Richard Taylor pays tribute to the Apollo astronaut who beautifully meshed science and art.




Kissing the Earth - Alan Bean painting of the Earth rising above the lunar surface.

Apollo 12 astronaut Alan Bean’s 1994 painting Kissing the Earth was inspired by the view as he and his team began their descent to the Moon in 1969.


In November 1969, when I was six years old, my father pointed to the Moon and told me that a man was walking on it. I looked up at the silver sphere and wondered what he was doing up there in that remote, crater-riddled land. I later learned that his name was Alan Bean, and that he was the fourth of only 12 humans so far to walk on another world. Even in that select group, he was unique: he was the only one to record what he saw on canvas and in paint. In May, he died at the age of 86.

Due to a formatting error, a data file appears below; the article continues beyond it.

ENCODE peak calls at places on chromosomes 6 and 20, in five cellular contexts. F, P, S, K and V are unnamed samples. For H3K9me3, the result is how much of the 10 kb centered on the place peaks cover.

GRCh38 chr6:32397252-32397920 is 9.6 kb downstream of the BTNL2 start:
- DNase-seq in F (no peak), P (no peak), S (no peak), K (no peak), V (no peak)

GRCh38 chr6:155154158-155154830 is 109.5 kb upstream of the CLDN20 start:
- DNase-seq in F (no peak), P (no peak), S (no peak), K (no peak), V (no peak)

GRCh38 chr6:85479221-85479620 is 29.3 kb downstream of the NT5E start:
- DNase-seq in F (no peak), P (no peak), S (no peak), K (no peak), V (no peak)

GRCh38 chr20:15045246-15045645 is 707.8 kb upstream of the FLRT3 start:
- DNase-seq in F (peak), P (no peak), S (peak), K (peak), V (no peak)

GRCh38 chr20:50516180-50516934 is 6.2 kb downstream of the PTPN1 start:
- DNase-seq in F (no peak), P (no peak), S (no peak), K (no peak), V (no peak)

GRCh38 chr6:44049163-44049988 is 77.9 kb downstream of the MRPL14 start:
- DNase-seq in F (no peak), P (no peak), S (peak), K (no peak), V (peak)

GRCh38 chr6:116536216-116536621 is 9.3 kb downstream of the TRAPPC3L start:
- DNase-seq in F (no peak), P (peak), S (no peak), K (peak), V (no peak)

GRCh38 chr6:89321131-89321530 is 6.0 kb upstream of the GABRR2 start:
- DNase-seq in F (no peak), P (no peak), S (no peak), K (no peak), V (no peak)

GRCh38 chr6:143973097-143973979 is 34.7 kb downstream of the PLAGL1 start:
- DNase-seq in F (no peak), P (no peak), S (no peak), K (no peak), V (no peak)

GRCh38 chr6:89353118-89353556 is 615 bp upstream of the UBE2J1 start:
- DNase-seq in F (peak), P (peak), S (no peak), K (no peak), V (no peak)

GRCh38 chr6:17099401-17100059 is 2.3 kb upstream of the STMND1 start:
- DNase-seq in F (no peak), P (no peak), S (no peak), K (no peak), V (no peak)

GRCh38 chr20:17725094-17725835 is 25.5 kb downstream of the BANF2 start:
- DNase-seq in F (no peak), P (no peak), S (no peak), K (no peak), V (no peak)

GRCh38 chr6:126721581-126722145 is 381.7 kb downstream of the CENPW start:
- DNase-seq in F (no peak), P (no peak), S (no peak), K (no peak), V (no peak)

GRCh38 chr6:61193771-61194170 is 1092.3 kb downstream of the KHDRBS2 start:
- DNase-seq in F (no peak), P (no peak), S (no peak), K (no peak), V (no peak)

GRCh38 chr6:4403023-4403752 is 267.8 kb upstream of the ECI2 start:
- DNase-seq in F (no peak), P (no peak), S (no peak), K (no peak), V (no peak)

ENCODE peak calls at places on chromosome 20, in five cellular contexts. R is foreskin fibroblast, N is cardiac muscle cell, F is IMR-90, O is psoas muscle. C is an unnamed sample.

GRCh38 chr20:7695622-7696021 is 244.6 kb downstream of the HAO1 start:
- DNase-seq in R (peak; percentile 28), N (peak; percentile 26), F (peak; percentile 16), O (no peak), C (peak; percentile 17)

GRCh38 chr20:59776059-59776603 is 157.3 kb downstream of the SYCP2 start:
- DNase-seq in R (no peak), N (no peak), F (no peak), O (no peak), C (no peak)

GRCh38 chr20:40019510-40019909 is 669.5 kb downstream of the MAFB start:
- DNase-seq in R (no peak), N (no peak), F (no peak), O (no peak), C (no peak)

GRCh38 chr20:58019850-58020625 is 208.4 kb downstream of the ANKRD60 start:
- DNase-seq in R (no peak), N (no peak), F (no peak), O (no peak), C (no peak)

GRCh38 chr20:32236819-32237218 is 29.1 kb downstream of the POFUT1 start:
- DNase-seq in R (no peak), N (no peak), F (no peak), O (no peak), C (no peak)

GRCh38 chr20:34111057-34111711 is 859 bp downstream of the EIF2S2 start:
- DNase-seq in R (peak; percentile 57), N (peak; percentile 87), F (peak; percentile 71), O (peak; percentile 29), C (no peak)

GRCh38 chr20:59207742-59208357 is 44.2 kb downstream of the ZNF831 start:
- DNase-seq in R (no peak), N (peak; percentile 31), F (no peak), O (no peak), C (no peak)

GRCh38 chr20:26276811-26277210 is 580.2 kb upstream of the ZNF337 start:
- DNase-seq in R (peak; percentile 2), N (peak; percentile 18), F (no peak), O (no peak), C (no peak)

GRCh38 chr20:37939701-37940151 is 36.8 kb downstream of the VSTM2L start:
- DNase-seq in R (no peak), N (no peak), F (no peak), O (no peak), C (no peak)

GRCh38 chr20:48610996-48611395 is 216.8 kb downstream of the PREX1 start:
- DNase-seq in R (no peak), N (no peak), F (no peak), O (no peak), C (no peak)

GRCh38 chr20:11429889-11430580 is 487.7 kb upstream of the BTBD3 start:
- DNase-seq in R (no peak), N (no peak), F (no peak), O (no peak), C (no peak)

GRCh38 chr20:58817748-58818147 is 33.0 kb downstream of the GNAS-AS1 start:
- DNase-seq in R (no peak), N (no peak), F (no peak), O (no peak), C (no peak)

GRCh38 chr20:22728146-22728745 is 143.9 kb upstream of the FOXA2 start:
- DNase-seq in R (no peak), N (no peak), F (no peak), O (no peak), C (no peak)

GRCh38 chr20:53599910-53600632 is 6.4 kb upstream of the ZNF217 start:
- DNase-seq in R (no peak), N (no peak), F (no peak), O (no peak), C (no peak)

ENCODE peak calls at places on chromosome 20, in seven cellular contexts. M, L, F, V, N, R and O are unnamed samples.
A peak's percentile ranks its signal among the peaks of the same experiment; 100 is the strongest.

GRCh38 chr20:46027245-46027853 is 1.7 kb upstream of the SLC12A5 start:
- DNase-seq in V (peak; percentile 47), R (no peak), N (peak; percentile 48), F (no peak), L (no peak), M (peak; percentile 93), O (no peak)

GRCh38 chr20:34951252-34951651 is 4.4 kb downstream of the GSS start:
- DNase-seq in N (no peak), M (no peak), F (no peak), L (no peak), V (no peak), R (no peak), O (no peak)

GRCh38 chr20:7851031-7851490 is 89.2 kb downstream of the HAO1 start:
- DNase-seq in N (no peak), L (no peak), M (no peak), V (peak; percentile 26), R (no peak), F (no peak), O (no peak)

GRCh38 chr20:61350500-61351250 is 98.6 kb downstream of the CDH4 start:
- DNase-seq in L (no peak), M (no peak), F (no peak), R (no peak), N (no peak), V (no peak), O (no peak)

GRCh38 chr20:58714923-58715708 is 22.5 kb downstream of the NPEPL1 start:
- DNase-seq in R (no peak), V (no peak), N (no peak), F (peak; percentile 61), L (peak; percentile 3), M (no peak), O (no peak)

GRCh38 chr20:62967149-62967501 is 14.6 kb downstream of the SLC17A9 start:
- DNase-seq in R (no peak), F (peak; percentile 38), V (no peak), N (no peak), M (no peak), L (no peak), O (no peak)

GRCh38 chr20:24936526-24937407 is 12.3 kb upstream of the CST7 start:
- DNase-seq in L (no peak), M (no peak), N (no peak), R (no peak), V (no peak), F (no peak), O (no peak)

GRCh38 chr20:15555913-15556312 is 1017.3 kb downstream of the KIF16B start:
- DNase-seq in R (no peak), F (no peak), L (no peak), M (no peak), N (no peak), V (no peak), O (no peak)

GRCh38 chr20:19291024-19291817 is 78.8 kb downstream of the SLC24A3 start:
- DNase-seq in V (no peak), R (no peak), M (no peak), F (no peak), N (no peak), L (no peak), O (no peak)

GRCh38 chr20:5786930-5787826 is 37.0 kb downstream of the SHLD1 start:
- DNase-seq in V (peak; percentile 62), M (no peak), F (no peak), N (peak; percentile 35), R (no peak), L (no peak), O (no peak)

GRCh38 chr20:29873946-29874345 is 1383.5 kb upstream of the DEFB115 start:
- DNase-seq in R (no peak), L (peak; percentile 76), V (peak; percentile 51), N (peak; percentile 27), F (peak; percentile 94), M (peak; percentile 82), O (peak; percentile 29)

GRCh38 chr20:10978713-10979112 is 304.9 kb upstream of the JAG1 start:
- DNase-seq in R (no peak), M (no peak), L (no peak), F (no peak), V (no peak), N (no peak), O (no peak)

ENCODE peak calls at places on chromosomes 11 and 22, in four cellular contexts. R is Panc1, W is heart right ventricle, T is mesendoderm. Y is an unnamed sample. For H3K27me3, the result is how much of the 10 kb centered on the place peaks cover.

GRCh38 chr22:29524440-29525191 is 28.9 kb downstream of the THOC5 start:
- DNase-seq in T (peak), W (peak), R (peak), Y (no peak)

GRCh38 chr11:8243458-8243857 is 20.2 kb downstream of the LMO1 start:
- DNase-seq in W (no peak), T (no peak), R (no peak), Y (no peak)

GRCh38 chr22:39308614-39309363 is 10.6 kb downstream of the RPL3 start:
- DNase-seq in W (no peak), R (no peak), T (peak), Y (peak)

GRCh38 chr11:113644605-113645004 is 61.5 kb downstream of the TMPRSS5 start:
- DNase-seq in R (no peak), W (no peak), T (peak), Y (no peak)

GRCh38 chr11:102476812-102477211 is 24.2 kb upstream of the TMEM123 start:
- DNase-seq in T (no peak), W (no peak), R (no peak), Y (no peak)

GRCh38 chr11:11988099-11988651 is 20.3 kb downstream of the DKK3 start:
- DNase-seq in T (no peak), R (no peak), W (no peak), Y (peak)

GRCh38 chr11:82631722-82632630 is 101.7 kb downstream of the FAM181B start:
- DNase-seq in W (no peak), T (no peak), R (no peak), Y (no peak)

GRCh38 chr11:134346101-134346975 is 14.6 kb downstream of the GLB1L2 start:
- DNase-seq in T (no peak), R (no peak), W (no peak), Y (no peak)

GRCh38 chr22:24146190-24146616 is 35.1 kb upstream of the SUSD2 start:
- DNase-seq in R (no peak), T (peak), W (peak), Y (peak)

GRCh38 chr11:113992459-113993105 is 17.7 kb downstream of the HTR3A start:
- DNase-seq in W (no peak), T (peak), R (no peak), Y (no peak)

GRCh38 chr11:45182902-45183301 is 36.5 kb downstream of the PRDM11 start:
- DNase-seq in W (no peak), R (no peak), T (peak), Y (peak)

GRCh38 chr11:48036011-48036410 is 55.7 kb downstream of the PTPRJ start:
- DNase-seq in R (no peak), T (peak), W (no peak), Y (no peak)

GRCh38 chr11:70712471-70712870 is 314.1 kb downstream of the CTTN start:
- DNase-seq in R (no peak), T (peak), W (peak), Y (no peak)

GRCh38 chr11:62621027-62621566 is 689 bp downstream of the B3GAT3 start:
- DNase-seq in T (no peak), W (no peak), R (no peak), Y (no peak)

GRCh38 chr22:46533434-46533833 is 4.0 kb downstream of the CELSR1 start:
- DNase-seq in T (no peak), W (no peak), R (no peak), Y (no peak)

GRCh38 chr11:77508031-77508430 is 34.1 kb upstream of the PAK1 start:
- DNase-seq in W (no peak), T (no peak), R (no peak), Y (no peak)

As my interest in space travel grew, I read about the trajectory that led Bean to his Apollo 12 Moon landing. Earning an aeronautical-engineering degree from the University of Texas at Austin in 1955, he soon achieved his childhood dream of becoming a Navy test pilot. His instructor was Pete Conrad, later a fellow member of the Apollo 12 mission and Moon-walker, who became his closest friend. Inspired by the “sights, sounds and smells of high performance flying machines”, as Bean put it, they hatched their plan to ride the biggest flying machine of them all.


A painting of astronaut Pete Conrad on the lunar surface. It is heavily textured with moon dust and lunar tool and boot marks

Astronauta Optimus Maximus (2006) depicts Bean’s friend and Apollo 12 commander Pete Conrad. There is Moon dust mixed into the paint.Credit: Courtesy of the Alan Bean Gallery